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  • Design + HeritageChange Over Time Editor's Note
  • Pamela Hawkes (bio)

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Figure 1.

Cambridge Public Library. Original design on the left by Ware and Van Brunt in 1888, renovated by Ann Beha Architects, with expansion on the right by William Rawn Associates, 2011. (Photo by Robert Benson)

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For more than a century, contemporary design and heritage preservation have been portrayed as antagonists—by community members and the popular media, by designers, preservationists, and academics. If designers propose innovative forms or materials, neighbors and local landmark commissioners claim that the designs "don't belong here" and dismiss them as mere expressions of the designers' "ego." Designers rant about "hysterical preservationists" whose primary goal seems to be gaining control over every square foot of historic cities—if not the planet—thereby shackling creativity and reducing design expression to the lowest common denominator.1

Each side can provide ample evidence for its claims; most readers will know these arguments by heart. This issue of Change Over Time is built on the thesis that historic preservation and contemporary design are not antithetical to each other; they can be catalysts and symbiotic partners. This series of essays complements "Design + Heritage," a sold-out symposium held March 16 and 17, 2017, at PennDesign.2 Cosponsored by the University of Pennsylvania's Historic Preservation Program and the James Marston Fitch Charitable Foundation, the conference sessions challenged the country's leading designers, scholars, educators, and stewards of heritage to debate the topic through case studies and lively discussion.3

The relationship between design and preservation is fundamental. Any work on historic sites, from maintaining an historic condition to modifying the physical form and program to accommodate contemporary needs, requires more effort than meets the eye. Restoration, stabilization, and active repurposing all entail design decisions. While appreciation for the past has too often been triggered by the loss of landmarks and neighborhoods, there is no question that our understanding of heritage is heightened, transformed, and renewed by the evidence of contemporary life around it. And how do "modern" and "contemporary" design gain definition and power except in contrast with what has come before? In this issue's first article, Steven Semes illustrates how, in the early twentieth century, Italian architect and conservation advocate Gustavo Giovannoni pioneered a nuanced view of heritage, encompassing even diradamento, the selective removal of fabric to improve light and air in living quarters and to enhance key elements.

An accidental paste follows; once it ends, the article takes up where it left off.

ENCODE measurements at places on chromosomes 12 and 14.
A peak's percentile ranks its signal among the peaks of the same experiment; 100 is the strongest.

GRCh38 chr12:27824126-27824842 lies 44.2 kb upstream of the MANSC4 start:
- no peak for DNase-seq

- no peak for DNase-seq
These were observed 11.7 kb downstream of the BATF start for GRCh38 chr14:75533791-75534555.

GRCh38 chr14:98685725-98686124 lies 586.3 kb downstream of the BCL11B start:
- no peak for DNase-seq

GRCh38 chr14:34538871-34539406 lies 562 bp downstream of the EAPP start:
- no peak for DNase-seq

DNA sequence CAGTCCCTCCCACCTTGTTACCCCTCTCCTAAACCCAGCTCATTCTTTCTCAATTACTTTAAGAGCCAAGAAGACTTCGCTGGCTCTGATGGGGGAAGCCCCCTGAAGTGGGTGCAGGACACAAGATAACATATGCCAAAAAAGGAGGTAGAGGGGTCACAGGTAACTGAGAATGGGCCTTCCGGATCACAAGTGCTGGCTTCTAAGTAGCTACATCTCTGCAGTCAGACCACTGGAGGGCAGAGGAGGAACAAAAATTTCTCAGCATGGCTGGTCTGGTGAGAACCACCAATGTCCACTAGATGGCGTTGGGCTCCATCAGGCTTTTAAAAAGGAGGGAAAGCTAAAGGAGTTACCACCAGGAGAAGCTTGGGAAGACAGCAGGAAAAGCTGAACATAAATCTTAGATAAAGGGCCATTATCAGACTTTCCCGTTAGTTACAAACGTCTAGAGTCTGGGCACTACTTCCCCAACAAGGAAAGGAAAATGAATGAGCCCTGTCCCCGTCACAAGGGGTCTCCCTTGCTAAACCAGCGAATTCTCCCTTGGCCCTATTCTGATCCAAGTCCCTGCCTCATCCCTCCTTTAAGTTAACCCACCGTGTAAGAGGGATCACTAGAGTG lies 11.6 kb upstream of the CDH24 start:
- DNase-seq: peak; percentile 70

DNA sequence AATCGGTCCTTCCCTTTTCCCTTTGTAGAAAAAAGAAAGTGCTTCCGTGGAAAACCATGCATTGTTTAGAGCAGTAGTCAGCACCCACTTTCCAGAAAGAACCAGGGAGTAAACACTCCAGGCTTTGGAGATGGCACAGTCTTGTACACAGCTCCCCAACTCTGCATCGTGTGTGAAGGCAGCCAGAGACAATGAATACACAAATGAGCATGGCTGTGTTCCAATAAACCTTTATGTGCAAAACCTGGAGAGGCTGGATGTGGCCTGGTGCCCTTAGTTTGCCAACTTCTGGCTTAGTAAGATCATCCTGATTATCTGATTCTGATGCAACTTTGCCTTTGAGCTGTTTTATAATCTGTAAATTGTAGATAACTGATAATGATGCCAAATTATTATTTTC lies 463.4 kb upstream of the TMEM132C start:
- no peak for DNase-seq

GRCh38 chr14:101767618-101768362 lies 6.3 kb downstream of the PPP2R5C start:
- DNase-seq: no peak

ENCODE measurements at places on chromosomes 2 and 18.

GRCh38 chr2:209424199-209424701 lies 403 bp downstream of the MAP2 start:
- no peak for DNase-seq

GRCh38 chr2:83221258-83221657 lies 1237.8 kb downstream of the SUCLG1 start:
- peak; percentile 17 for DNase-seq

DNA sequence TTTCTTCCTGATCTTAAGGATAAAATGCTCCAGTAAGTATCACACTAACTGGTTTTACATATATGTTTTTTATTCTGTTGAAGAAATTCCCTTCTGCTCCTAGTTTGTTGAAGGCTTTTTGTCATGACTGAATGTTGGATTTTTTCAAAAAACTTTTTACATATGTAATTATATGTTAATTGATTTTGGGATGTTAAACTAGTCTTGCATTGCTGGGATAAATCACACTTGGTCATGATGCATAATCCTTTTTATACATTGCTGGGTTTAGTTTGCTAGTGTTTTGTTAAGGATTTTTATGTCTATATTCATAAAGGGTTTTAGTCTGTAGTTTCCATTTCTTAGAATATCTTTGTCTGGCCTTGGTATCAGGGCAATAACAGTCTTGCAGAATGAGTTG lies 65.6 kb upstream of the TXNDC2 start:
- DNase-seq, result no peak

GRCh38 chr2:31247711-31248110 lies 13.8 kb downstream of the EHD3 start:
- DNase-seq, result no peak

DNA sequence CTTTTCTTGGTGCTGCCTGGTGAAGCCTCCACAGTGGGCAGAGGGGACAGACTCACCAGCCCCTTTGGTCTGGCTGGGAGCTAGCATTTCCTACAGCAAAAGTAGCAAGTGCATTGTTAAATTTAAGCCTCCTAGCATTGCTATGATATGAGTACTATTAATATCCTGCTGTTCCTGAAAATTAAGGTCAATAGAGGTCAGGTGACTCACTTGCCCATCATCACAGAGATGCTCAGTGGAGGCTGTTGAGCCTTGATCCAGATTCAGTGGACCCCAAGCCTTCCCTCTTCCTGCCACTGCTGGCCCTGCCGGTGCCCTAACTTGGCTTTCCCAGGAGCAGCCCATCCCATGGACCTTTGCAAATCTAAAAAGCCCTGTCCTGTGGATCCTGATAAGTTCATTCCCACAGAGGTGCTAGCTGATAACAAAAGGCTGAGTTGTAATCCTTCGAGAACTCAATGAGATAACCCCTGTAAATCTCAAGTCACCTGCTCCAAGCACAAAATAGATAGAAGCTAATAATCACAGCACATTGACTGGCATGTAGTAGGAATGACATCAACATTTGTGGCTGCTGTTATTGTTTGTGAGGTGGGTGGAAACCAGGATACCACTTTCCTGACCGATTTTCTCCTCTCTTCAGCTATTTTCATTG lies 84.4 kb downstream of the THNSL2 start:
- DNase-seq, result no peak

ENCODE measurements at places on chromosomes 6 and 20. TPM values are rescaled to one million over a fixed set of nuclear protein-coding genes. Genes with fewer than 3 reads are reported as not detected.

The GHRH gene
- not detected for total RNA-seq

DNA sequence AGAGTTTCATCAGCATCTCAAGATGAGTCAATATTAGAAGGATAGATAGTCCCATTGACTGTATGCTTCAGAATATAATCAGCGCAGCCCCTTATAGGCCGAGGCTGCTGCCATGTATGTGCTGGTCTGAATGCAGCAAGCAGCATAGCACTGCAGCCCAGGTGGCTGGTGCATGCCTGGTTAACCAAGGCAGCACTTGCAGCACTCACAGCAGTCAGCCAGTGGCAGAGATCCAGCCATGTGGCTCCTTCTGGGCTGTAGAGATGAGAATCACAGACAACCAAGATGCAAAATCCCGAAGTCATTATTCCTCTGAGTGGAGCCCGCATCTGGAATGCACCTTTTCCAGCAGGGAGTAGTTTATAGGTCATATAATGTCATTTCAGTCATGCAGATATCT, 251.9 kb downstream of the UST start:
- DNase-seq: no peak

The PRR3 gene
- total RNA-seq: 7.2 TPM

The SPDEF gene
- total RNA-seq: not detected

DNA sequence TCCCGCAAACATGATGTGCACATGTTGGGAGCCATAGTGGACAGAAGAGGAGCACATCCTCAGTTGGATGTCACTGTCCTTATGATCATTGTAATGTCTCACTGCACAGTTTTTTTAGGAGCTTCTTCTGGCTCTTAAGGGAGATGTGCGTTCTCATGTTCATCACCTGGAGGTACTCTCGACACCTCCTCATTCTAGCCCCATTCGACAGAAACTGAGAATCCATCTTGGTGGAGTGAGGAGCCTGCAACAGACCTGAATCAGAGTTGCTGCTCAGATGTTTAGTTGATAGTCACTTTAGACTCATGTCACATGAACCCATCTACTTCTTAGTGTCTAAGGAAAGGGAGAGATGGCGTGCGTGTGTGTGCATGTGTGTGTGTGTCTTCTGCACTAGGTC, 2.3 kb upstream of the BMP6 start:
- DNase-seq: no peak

Fifty years ago, when the National Historic Preservation Act was passed in the United States, architects and other design professionals did not view existing buildings as worthy creative challenges. Leaders of the American Institute of Architects (AIA) were horrified when First Lady Jacqueline Kennedy and architect John Carl Warnecke proposed retaining [End Page 207] the eighteenth- and nineteenth-century town houses facing the White House, rather than demolishing them for massive new federal office buildings around Lafayette Square. Ralph Thomas Walker, member of the District of Columbia Fine Arts Commission, former AIA president, and once declared "architect of the century" by the New York Times,4 proclaimed that it was folly "To keep on using bad architecture and trying to preserve it because there is practically nothing except the Decatur House on that side of the square that is worth preserving—the rest is junk architecturally—it is junk!"5

The reuse of existing sites makes up a large portion of design practices today. In recent decades, leading architects have embraced opportunities to connect with heritage sites and the powerful stories that can be told through new and old fabric. These range from Bernard Tschumi's reinterpretation of the Acropolis at the Parthenon Museum in Athens, to Sir Norman Foster's symbolic renewal of the Reichstag in Berlin, to James Corner Field Operations' transformation of an abandoned New York Central Railway spur in central Manhattan into the High Line Park.

Just last year, the Pritzker Prize, architecture's equivalent of the Nobel, was awarded to RCR Arquitectes. In the announcement of the award, the Pritzker jury cited RCR's "unyielding commitment to place and its narrative, to create spaces that are in discourse with their respective contexts...


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